Hearing how the technology is adding value to our customers at Juro, an AI-enabled end-to-end contract management provider headquartered in London, and seeing a positive change in their attitude towards legal tasks – especially from non-lawyers has been my biggest satisfaction so far. I also really enjoy having direct contact with the customer and the amount of responsibility that brings – it’s not something I would be exposed to early on in a traditional legal role. 

What are the challenges of Legal Tech?

Coming from a purely legal background, I still have to learn a lot around the technological aspects of the profession. You need an understanding of how different technologies work and interact with each other when speaking to customers and it can be a challenge to stay on top of all the current tools and systems companies use.

11. Nicole Bradick, Founder and CEO of Theory and Principle (United States of America)

Why Legal Tech?

I moved into legal innovation and technology by accident.  I was dissatisfied practicing law, so I started looking for other exciting jobs in the space. I live in a smaller market, so I wasn’t really finding anything.  That constraint led me to start my first company, which offered high end labor arbitrage to law firms.  Moving into the legal innovation space, I quickly started to see all of the opportunities for technology to help solve some of the stickiest problems in the industry.  I was very quickly sold on this work and am now on my third company in this space. 

Biggest success in Legal Tech?

My biggest success really has nothing to do with legal technology, but instead it’s the team I have been lucky enough to build to work in this space.  I have the brightest, funniest, hardest working team, and I love that the legal industry gets to benefits from their collectively massive amount of expertise. 

What are the challenges of Legal Tech?

Early on, the biggest challenge was just getting taken seriously.  It took years in the trenches proving myself in order to gain the respect I was hoping for at the outset.  With entrepreneurial maturity comes confidence in your company and its offering, as well as a complete evaporation of any imposter syndrome. When selling to large law firms, coming from a position of confidence and a solid record certainly helps. 

 

12. Michele deStefano, Founder at LawWithoutWalls, Professor of Law, University of Miami and Guest Faculty, Harvard Law School (United States of America)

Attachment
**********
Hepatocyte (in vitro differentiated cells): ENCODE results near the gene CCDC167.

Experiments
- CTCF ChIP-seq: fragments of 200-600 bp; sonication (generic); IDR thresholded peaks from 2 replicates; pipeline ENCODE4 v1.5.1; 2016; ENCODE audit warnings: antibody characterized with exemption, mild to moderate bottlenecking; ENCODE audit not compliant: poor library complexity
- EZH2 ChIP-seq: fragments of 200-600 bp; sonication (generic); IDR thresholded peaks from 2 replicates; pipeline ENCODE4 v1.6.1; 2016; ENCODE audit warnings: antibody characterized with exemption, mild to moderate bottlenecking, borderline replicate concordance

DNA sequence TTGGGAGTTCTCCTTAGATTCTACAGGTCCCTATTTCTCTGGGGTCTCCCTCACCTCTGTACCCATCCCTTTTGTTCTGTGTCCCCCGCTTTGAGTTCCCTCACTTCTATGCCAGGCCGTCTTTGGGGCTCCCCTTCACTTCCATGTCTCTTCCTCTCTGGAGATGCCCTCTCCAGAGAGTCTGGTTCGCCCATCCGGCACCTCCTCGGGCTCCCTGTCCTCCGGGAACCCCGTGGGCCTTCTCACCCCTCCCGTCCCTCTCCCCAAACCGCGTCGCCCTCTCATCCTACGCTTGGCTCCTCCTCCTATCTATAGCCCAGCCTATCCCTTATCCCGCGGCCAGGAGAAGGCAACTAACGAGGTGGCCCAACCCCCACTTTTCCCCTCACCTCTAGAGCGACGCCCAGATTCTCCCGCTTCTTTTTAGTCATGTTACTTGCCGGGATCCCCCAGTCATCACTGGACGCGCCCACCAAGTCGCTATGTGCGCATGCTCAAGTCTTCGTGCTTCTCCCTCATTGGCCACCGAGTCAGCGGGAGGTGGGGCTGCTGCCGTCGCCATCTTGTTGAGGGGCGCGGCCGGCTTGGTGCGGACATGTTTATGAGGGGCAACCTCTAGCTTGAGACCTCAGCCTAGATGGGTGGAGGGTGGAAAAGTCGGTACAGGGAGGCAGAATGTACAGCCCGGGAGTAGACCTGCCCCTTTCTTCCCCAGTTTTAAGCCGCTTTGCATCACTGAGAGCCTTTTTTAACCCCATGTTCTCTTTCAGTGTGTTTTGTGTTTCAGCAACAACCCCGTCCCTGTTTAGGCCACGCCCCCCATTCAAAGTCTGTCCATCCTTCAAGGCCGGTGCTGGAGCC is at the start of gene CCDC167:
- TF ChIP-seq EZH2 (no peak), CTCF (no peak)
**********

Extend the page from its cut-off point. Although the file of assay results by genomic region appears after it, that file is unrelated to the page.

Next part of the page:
Why Legal Tech?

Like many entrepreneurs, I was driven to enter the legal tech space out of frustration – frustration with all the walls in law – walls between law and technology, walls between law and other disciplines, walls between business professionals and legal professionals, walls between schools of different rank and from different countries, walls between academics and students, walls between lawyers and their clients. So (along with the help of tons and tons of other people) I set out to create LawWithoutWalls, which, as its name implies, is designed to break down all those walls in law and we use technology in many different ways to help us do that.

Biggest success in Legal Tech?

When LawWithoutWalls [LWOW] was first introduced, there were no other law school programs dedicated to teaching innovation and design thinking to aspiring and practicing lawyers (let alone in a part-virtual, experiential learning format). Many thought I was crazy and that LWOW was “fluff” because it was team-based and focused on teaching what might pejoratively be called “soft” skills like collaboration, leadership, cultural competency, mentoring, empathy, audacity, intrapreneurship, listening, communication, giving/receiving feedback, business acumen. (Note: LWOW also focused on “hard” skills as well like project management, technology, and business planning etc.) Importantly, LWOW was purposefully team-based because all of the skills at its aim are the kind of skills that cannot be honed in a typical classroom format and are essentially to providing the type/kind of service that clients today require. My biggest satisfaction comes from the fact that today, we are not alone. Since we began in 2011, law schools from around the world have created programs designed to teach similar skills to their students and to practicing lawyers.

What are the challenges of Legal Tech?

My greatest challenge is convincing lawyers to learn how to innovate even if their business model is not broken. My research suggests that the call for innovation is really a call for a transformation in the kind of service lawyers provide. This is because in the process of learning how to innovate, lawyers adopt the mindset, skillset, and behaviors that add value and, importantly, delight clients.

13. Kristen Sonday, co-Founder at Paladin (United States of America)

Why Legal Tech?

I entered the Legal Tech space because I saw firsthand how complicated the U.S. judicial system is while working at the U.S. Justice Department out of school and knew I wanted to do something to increase access to justice. At Paladin, we’ve build a tech platform that helps legal teams run more efficient pro bono programs and ultimately increases the amount of pro bono being done to help those in need.

Biggest success in Legal Tech?

I’m thrilled to share that in our first year, every single partner on Paladin’s platform (corporate in-house teams to start) increased their pro bono engagement from the prior year. Some of them even launched their first formal program using our software! This means that we’re helping more immigrants, domestic violence survivors, low-income entrepreneurs, etc get the crucial legal assistance that they need.

What are the challenges of Legal Tech?

Unlike in other industries, in a world in which the billable hour rules, efficiency is not always a strong driver for innovation. There’s a lot of education that goes into helping partners understand all the benefits of Legal Tech, which is great to explore but can definitely be a challenge!